Cover Crops Help Farmers, Soil After Summer Drought

Indiana Department of Agriculture officials say the so-called "green manure" helps soil recover faster if there is little rain.

cover crops

Photo: Chiot's Run (Flickr)

Cover crops are referred as "green manure" and used for soil quality management because they hold water, fertilizers and nitrogen.

This year’s droughts have decreased yields in Indiana farms but may offer opportunities to improve soil health for next year through the use of what are known as cover crops.

Cover crops are used for soil quality management because they hold water, fertilizers and nitrogen – assets Indiana Department of Agriculture Program Manager Jordan Seger says cash crops can use later.

“Because cover crops have the opportunity to be able to hold on to nutrients, fertilizers, that may have not all been utilized this year because of lower yields and help carry some of those fertilizers and nutrients over to next year,” he says. “So next year’s crops can actually use that.”

Curtis McBride owns a farm in Lawrence County. He began growing cover crops about 10 years ago, and he says he has seen larger yields in the last three years. McBride also says he thinks fields where he planted cover crops benefited this year.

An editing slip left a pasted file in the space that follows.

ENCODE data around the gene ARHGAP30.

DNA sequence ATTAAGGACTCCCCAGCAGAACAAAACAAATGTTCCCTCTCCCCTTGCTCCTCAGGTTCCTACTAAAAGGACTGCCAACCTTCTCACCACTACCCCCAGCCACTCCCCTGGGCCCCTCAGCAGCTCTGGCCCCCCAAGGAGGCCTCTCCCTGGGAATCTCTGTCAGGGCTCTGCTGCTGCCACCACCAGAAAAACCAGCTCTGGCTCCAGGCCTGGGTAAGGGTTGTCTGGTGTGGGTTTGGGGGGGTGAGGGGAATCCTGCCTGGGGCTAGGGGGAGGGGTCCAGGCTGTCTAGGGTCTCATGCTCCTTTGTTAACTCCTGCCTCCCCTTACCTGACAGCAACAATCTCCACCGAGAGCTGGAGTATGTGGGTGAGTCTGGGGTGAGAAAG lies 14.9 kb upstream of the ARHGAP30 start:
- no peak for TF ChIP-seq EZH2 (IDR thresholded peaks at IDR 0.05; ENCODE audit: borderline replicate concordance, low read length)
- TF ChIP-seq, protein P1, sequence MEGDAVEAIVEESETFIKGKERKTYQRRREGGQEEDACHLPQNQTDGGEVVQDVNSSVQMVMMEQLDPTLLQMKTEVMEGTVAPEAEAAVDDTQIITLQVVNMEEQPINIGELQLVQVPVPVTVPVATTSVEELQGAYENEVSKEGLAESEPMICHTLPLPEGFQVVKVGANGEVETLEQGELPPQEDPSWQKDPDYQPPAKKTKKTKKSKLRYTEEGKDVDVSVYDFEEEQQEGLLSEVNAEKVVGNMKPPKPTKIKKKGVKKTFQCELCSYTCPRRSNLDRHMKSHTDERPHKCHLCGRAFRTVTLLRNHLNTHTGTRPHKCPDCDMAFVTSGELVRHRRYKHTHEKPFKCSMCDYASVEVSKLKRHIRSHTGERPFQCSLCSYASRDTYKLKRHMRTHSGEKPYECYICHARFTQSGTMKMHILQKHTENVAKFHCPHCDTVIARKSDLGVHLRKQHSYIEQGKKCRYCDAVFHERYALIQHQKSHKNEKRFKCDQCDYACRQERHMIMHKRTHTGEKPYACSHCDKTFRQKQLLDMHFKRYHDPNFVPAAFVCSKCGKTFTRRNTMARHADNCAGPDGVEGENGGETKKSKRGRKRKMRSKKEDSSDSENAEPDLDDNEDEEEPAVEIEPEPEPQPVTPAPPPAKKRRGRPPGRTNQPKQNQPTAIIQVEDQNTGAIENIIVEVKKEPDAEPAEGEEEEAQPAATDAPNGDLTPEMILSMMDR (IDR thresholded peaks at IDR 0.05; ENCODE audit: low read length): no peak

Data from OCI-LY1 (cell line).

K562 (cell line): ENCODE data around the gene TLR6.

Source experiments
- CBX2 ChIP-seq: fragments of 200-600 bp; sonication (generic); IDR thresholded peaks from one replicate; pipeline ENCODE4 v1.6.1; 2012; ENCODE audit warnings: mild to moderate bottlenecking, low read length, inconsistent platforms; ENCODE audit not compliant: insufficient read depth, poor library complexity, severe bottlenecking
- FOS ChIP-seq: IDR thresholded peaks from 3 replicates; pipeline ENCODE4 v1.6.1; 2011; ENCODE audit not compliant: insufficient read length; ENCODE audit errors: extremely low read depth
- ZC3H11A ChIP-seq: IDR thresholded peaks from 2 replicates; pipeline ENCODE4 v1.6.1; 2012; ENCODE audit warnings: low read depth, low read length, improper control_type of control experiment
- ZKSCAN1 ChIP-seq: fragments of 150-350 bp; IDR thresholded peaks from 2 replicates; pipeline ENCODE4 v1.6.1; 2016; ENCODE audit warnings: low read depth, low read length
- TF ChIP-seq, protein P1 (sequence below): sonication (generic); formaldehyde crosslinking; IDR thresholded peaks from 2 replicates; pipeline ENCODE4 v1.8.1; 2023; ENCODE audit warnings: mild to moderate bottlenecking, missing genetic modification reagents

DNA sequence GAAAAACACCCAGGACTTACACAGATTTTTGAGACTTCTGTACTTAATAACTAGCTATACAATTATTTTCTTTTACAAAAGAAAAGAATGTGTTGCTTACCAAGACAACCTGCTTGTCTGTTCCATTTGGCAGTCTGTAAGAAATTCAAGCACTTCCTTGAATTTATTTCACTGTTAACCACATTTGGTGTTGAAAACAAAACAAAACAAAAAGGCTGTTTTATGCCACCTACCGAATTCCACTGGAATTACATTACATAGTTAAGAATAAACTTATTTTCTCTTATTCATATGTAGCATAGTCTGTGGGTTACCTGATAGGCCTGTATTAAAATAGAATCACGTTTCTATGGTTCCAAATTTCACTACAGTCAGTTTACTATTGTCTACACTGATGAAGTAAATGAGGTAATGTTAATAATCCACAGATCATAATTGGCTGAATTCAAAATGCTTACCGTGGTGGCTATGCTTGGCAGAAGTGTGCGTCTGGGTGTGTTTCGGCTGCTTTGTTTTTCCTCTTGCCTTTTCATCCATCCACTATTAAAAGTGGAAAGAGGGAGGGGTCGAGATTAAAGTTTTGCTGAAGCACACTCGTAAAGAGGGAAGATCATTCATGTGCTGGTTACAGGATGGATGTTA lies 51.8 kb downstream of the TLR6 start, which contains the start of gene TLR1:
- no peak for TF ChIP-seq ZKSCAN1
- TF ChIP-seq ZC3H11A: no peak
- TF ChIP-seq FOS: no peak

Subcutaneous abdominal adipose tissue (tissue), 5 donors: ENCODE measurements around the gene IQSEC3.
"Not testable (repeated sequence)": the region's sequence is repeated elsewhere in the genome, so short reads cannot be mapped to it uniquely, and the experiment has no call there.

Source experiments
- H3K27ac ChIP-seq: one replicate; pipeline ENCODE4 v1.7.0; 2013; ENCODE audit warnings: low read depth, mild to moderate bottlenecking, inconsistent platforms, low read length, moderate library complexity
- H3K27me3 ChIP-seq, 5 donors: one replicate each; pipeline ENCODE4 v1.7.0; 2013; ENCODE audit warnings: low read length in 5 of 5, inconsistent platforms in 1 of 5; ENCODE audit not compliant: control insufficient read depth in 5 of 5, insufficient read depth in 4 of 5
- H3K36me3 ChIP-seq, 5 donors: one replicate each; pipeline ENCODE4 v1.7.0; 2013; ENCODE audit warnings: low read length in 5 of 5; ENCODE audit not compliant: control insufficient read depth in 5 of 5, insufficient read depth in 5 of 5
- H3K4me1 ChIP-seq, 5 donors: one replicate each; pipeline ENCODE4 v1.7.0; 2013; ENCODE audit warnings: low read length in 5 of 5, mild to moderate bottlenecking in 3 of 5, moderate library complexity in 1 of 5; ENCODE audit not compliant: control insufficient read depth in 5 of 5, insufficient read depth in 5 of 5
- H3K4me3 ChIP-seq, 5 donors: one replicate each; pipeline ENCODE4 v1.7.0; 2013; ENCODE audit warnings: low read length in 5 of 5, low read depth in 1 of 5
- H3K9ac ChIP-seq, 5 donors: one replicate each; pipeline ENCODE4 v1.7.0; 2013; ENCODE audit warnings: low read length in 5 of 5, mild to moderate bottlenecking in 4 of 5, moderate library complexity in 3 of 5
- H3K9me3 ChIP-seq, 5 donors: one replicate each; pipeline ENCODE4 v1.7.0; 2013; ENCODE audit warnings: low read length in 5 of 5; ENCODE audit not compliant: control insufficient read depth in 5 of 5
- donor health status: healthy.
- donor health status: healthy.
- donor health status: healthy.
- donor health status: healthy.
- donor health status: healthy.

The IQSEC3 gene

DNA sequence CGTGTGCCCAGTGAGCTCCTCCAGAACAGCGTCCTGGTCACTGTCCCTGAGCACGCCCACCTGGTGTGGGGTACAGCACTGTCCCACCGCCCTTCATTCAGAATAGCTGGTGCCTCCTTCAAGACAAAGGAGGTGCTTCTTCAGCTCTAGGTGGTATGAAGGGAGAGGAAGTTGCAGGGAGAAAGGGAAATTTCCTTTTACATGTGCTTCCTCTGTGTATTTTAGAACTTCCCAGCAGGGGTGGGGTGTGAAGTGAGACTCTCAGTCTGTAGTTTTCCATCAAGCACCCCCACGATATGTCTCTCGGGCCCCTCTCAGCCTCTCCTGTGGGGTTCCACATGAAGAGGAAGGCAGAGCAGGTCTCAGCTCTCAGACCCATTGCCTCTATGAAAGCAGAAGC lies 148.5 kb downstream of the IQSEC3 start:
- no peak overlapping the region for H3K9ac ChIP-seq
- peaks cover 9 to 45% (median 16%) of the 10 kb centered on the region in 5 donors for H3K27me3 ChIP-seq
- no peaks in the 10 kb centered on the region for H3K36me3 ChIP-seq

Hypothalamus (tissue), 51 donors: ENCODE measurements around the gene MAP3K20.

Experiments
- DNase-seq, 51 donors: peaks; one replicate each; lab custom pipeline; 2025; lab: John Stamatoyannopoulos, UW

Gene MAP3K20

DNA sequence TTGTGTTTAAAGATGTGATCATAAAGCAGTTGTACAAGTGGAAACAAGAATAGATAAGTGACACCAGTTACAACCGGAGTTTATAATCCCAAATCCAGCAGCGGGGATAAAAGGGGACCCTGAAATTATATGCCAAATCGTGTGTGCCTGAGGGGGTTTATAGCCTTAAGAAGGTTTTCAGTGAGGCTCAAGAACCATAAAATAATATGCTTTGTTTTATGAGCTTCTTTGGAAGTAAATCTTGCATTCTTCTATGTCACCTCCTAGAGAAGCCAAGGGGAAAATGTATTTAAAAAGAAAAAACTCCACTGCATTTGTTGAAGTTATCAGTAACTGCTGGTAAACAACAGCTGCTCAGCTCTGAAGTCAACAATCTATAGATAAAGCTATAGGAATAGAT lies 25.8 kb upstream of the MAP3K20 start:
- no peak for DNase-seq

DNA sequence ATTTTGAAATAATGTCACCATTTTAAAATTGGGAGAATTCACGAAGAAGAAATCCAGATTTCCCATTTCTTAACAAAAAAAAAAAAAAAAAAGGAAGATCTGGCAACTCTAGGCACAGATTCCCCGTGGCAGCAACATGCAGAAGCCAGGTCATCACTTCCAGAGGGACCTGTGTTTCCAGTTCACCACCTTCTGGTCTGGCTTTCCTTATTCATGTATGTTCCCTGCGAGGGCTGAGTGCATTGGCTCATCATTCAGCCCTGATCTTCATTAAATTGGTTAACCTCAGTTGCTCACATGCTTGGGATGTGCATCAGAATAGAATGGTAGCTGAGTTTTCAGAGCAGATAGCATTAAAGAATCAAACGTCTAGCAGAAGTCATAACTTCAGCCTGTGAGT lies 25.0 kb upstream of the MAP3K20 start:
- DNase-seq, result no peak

“I think where we planted cover crops which are better crops this year,” he says. “On my farm anywhere we had cover crops, we had a better farm yield with, won’t have a barren, I am sure.”

Growing cover crops costs Joe Peden, a farmer in Monroe County, about $10 or $15 more per acre each year. But farmers say that’s money they do not have to spend on fertilizer in future years. Some common cover crops include oats, clover and rye grasses.

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